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Operator [20]

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Our next question comes from Mike McCormack with Guggenheim Partners.

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Michael L. McCormack, Guggenheim Securities, LLC, Research Division - MD & Telecommunications Senior Analyst [21]

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Dan, maybe just a quick comment on what you're seeing in the Commercial market as far as the competitive and pricing situation goes. And then maybe if you can, I don't know if you can break it apart, but give us a sense for how much Legacy revenue exposure is still in the Commercial side of the business. And then maybe just one for Sheldon quickly on the secured capacity. Can you give us a sense for what's remaining on secured capacity?

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Daniel J. McCarthy, Frontier Communications Corporation - President, CEO & Director [22]

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Sure. From the commercial side, Mike, I think first up on the wholesale carrier side, we saw kind of a stable quarter. We see customers that there certainly may be some hold, waiting on, what's going to come out of the FCC on a large merger. We also see some muted but small impact just from Windstream going through bankruptcy. So -- although that's really a smaller part. We continue to see customers on the wholesale side just following their end-user customer needs. And we continue to see some growth on the Ethernet circuits serving our tower customers. So it was a pretty benign, I'd say, quarter from a carrier perspective. Nothing really creating a lot of compression from a price perspective and really nothing really causing big swings in that segment. On the SMB-SME perspective, we still can see -- we see a lot of competition. Probably the biggest headwind we have is just Legacy Voice declines that are occurring. And that's really both a substitution perspective from a technology as well as people doing grooming even on some of the legacy packages. We had a, for instance, a large customer that was based in Texas just groomed down based on business and their business profile to both different technology as well as lower needs from a voice perspective. That's probably been the biggest, I would say, headwind that we've been dealing with. It hasn't been as much on some of the TDM or the SONET kind of point-to-point circuits. Prices still are rationale. We haven't seen any significant change from that perspective as far as the different cable providers in the markets. So I would say it's been pretty -- pretty stable from last quarter from that perspective.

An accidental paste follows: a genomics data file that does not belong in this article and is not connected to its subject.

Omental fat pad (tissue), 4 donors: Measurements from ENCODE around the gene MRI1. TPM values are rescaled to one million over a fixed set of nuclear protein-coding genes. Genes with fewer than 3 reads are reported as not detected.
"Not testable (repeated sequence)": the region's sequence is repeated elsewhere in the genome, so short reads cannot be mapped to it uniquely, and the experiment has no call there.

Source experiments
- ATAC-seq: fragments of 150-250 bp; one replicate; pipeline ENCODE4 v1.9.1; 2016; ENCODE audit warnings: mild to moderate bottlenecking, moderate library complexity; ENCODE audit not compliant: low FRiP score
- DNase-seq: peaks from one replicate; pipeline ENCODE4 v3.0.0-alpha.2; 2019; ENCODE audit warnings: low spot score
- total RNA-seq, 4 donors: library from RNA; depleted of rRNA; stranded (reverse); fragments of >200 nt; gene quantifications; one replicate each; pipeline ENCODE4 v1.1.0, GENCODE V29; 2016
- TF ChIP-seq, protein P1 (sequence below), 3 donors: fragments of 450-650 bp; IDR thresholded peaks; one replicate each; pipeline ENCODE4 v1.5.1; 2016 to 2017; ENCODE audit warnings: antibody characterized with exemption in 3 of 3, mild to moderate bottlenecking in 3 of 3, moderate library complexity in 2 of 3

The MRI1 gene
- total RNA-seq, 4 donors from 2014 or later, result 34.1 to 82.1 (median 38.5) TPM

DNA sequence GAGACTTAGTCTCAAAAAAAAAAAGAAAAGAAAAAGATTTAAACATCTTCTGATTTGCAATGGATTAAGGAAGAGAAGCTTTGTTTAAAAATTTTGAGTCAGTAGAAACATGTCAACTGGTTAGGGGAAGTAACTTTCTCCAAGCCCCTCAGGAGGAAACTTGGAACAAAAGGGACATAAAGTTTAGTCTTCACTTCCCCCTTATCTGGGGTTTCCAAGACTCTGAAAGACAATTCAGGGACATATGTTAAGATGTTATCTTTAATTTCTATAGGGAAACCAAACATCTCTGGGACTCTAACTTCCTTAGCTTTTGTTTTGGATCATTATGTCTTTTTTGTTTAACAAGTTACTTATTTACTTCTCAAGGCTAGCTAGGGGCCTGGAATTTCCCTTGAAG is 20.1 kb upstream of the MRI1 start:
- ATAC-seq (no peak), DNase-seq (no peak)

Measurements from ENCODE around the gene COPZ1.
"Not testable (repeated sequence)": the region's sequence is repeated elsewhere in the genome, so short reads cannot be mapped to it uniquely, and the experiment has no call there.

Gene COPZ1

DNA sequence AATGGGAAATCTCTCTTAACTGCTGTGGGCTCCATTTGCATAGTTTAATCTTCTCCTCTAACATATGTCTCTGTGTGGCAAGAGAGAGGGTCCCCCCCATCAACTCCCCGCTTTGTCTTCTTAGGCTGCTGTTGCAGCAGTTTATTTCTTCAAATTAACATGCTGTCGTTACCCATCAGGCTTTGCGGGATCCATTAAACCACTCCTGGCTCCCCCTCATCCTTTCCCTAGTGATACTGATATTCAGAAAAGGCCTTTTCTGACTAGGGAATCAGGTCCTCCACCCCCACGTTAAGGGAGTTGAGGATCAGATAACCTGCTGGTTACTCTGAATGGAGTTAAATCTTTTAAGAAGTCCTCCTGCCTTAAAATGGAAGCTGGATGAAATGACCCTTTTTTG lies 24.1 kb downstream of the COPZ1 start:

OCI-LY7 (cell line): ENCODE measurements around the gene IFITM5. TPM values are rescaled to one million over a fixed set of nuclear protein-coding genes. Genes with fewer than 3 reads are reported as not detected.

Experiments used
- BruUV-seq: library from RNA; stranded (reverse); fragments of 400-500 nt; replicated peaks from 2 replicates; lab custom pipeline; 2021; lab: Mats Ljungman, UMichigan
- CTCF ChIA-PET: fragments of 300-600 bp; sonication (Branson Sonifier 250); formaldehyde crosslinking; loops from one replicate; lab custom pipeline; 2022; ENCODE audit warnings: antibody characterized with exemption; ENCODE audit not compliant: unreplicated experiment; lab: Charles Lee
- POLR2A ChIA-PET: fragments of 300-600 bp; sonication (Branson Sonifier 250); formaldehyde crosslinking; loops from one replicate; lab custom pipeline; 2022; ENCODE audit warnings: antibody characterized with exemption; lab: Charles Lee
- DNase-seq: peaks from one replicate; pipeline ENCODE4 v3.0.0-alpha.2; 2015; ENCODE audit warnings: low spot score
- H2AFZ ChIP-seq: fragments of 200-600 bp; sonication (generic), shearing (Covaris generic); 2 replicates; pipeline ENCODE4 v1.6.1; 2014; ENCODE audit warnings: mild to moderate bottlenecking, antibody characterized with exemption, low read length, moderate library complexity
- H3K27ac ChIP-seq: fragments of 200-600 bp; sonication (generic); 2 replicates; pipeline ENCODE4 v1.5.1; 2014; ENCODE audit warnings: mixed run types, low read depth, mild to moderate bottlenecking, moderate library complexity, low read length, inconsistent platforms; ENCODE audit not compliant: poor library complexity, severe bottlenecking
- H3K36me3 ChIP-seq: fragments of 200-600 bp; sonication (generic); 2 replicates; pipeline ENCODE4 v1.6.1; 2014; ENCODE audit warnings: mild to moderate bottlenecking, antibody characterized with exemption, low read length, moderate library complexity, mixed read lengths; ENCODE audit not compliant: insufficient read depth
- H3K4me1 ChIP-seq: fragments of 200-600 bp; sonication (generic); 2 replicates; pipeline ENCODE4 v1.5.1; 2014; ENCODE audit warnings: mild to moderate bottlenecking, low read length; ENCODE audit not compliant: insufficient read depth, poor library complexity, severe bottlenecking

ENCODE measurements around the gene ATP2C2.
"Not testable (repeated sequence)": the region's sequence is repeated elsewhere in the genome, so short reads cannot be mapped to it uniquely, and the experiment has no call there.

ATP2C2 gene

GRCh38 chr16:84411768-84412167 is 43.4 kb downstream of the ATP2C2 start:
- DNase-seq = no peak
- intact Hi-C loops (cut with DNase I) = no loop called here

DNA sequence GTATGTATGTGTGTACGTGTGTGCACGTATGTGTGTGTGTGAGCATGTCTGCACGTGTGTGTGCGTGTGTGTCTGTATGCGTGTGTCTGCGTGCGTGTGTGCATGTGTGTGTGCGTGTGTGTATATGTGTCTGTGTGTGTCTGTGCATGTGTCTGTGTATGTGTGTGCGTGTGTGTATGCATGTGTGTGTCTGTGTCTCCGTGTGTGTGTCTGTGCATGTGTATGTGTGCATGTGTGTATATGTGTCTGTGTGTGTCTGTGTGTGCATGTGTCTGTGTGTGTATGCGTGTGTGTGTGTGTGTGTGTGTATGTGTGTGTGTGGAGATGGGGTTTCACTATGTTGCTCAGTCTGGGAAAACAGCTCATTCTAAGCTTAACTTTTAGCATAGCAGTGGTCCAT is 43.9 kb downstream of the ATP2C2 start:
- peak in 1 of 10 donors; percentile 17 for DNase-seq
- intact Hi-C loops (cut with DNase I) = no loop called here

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Sheldon Bruha, Frontier Communications Corporation - Interim CFO, Senior VP & Treasurer [23]

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And with regard to our secured debt capacity, we don't comment publicly on interpretations on our indentures or sort of on our basket calculation. So...

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Michael L. McCormack, Guggenheim Securities, LLC, Research Division - MD & Telecommunications Senior Analyst [24]

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Sheldon, can you just then circle back maybe on your comment regarding balance sheet alternatives. You mentioned a couple of things in the call already. If you're thinking sort of beyond the asset sales, are there other levers you can pull on that?

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Sheldon Bruha, Frontier Communications Corporation - Interim CFO, Senior VP & Treasurer [25]

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Look, I think I've said our near-term focus is maintaining our runway here and trying to end -- and then exploring. I think you would have seen what we did most recently in the quarter -- in the quarters around sort of extending our first-lien liabilities. Beyond that, I don't think we're go into further commentary around alternatives we're considering about next steps.

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Operator [26]

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Our next question comes from Michael Rollins with Citi.

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Michael Rollins, Citigroup Inc, Research Division - MD and U.S. Telecoms Analyst [27]

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I guess 2 questions. The first, if I go back, you registered for some of the millimeter wave -- I think at least one in the millimeter-wave auctions but never put down a deposit to go forward. And I was curious if you can give us a little bit of insight into what were you thinking about in regards to millimeter wave? And how are you thinking about that now as the solution to extend broadband-to-the-home? Or as a possible competitor to your own fixed services in the home? And then if I can switch gears and just ask a little bit about if you had strategic or conversations with financial buyers in the industry, what are they focused on in terms of what drives value for fixed-line assets? Is it fiber penetration? Is it mix of enterprise services? Maybe give us a little insight into how others in the industry are thinking about value for the assets that you have.